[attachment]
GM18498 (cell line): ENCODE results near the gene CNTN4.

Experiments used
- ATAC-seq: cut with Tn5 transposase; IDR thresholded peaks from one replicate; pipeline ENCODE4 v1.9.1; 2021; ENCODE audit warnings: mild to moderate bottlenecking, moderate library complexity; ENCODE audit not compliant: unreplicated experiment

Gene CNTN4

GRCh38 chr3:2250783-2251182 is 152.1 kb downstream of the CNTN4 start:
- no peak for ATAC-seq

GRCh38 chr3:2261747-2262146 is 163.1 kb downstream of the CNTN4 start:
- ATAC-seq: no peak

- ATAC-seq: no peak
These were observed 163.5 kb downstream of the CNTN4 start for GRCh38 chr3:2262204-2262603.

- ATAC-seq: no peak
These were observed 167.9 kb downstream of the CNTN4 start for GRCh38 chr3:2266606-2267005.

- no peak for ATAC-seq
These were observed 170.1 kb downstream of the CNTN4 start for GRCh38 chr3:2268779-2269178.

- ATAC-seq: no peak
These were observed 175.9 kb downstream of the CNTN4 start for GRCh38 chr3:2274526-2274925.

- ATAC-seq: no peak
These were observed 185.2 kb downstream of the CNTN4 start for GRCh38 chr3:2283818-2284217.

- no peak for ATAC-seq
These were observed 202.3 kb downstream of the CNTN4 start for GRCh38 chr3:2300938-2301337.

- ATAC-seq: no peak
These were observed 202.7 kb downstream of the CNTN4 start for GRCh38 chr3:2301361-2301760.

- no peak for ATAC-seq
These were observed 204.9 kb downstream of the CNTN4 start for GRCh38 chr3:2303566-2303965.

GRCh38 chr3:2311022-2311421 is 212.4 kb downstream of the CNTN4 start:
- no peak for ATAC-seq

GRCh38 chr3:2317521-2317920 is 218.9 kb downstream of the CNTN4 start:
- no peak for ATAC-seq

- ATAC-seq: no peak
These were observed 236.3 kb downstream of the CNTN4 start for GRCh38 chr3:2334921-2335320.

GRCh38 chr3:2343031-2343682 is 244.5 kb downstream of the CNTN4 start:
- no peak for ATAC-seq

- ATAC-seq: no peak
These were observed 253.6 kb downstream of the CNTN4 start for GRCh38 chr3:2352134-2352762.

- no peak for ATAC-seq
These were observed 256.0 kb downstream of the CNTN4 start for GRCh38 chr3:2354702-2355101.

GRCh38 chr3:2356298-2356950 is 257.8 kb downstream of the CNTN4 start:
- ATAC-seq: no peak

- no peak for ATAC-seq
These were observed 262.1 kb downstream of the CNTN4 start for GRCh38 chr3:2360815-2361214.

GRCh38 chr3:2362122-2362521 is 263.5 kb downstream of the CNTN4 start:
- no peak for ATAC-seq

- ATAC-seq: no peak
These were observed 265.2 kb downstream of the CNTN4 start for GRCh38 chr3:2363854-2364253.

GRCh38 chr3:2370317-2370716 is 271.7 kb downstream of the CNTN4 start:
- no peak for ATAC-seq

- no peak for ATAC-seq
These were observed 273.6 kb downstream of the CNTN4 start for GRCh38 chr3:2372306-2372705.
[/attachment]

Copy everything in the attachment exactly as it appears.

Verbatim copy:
GM18498 (cell line): ENCODE results near the gene CNTN4.

Experiments used
- ATAC-seq: cut with Tn5 transposase; IDR thresholded peaks from one replicate; pipeline ENCODE4 v1.9.1; 2021; ENCODE audit warnings: mild to moderate bottlenecking, moderate library complexity; ENCODE audit not compliant: unreplicated experiment

Gene CNTN4

GRCh38 chr3:2250783-2251182 is 152.1 kb downstream of the CNTN4 start:
- no peak for ATAC-seq

GRCh38 chr3:2261747-2262146 is 163.1 kb downstream of the CNTN4 start:
- ATAC-seq: no peak

- ATAC-seq: no peak
These were observed 163.5 kb downstream of the CNTN4 start for GRCh38 chr3:2262204-2262603.

- ATAC-seq: no peak
These were observed 167.9 kb downstream of the CNTN4 start for GRCh38 chr3:2266606-2267005.

- no peak for ATAC-seq
These were observed 170.1 kb downstream of the CNTN4 start for GRCh38 chr3:2268779-2269178.

- ATAC-seq: no peak
These were observed 175.9 kb downstream of the CNTN4 start for GRCh38 chr3:2274526-2274925.

- ATAC-seq: no peak
These were observed 185.2 kb downstream of the CNTN4 start for GRCh38 chr3:2283818-2284217.

- no peak for ATAC-seq
These were observed 202.3 kb downstream of the CNTN4 start for GRCh38 chr3:2300938-2301337.

- ATAC-seq: no peak
These were observed 202.7 kb downstream of the CNTN4 start for GRCh38 chr3:2301361-2301760.

- no peak for ATAC-seq
These were observed 204.9 kb downstream of the CNTN4 start for GRCh38 chr3:2303566-2303965.

GRCh38 chr3:2311022-2311421 is 212.4 kb downstream of the CNTN4 start:
- no peak for ATAC-seq

GRCh38 chr3:2317521-2317920 is 218.9 kb downstream of the CNTN4 start:
- no peak for ATAC-seq

- ATAC-seq: no peak
These were observed 236.3 kb downstream of the CNTN4 start for GRCh38 chr3:2334921-2335320.

GRCh38 chr3:2343031-2343682 is 244.5 kb downstream of the CNTN4 start:
- no peak for ATAC-seq

- ATAC-seq: no peak
These were observed 253.6 kb downstream of the CNTN4 start for GRCh38 chr3:2352134-2352762.

- no peak for ATAC-seq
These were observed 256.0 kb downstream of the CNTN4 start for GRCh38 chr3:2354702-2355101.

GRCh38 chr3:2356298-2356950 is 257.8 kb downstream of the CNTN4 start:
- ATAC-seq: no peak

- no peak for ATAC-seq
These were observed 262.1 kb downstream of the CNTN4 start for GRCh38 chr3:2360815-2361214.

GRCh38 chr3:2362122-2362521 is 263.5 kb downstream of the CNTN4 start:
- no peak for ATAC-seq

- ATAC-seq: no peak
These were observed 265.2 kb downstream of the CNTN4 start for GRCh38 chr3:2363854-2364253.

GRCh38 chr3:2370317-2370716 is 271.7 kb downstream of the CNTN4 start:
- no peak for ATAC-seq

- no peak for ATAC-seq
These were observed 273.6 kb downstream of the CNTN4 start for GRCh38 chr3:2372306-2372705.